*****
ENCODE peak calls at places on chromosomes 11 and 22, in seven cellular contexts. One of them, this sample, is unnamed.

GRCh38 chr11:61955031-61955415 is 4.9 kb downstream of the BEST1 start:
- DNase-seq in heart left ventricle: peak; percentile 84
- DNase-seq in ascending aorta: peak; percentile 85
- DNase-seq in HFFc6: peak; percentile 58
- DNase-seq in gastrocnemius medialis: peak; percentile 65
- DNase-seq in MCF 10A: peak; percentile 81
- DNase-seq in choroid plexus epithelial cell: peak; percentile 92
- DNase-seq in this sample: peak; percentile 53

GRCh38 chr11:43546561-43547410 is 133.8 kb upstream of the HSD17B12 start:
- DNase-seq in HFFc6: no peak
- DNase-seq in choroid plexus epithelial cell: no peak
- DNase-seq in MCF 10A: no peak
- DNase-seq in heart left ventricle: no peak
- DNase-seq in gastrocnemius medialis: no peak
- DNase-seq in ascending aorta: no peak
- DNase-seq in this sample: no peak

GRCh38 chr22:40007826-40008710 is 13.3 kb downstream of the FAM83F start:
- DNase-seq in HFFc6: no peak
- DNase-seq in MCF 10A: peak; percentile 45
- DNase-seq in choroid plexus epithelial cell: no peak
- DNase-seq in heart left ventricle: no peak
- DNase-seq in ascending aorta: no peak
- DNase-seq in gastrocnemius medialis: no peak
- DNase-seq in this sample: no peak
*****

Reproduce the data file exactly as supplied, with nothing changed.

ENCODE peak calls at places on chromosomes 11 and 22, in seven cellular contexts. One of them, this sample, is unnamed.

GRCh38 chr11:61955031-61955415 is 4.9 kb downstream of the BEST1 start:
- DNase-seq in heart left ventricle: peak; percentile 84
- DNase-seq in ascending aorta: peak; percentile 85
- DNase-seq in HFFc6: peak; percentile 58
- DNase-seq in gastrocnemius medialis: peak; percentile 65
- DNase-seq in MCF 10A: peak; percentile 81
- DNase-seq in choroid plexus epithelial cell: peak; percentile 92
- DNase-seq in this sample: peak; percentile 53

GRCh38 chr11:43546561-43547410 is 133.8 kb upstream of the HSD17B12 start:
- DNase-seq in HFFc6: no peak
- DNase-seq in choroid plexus epithelial cell: no peak
- DNase-seq in MCF 10A: no peak
- DNase-seq in heart left ventricle: no peak
- DNase-seq in gastrocnemius medialis: no peak
- DNase-seq in ascending aorta: no peak
- DNase-seq in this sample: no peak

GRCh38 chr22:40007826-40008710 is 13.3 kb downstream of the FAM83F start:
- DNase-seq in HFFc6: no peak
- DNase-seq in MCF 10A: peak; percentile 45
- DNase-seq in choroid plexus epithelial cell: no peak
- DNase-seq in heart left ventricle: no peak
- DNase-seq in ascending aorta: no peak
- DNase-seq in gastrocnemius medialis: no peak
- DNase-seq in this sample: no peak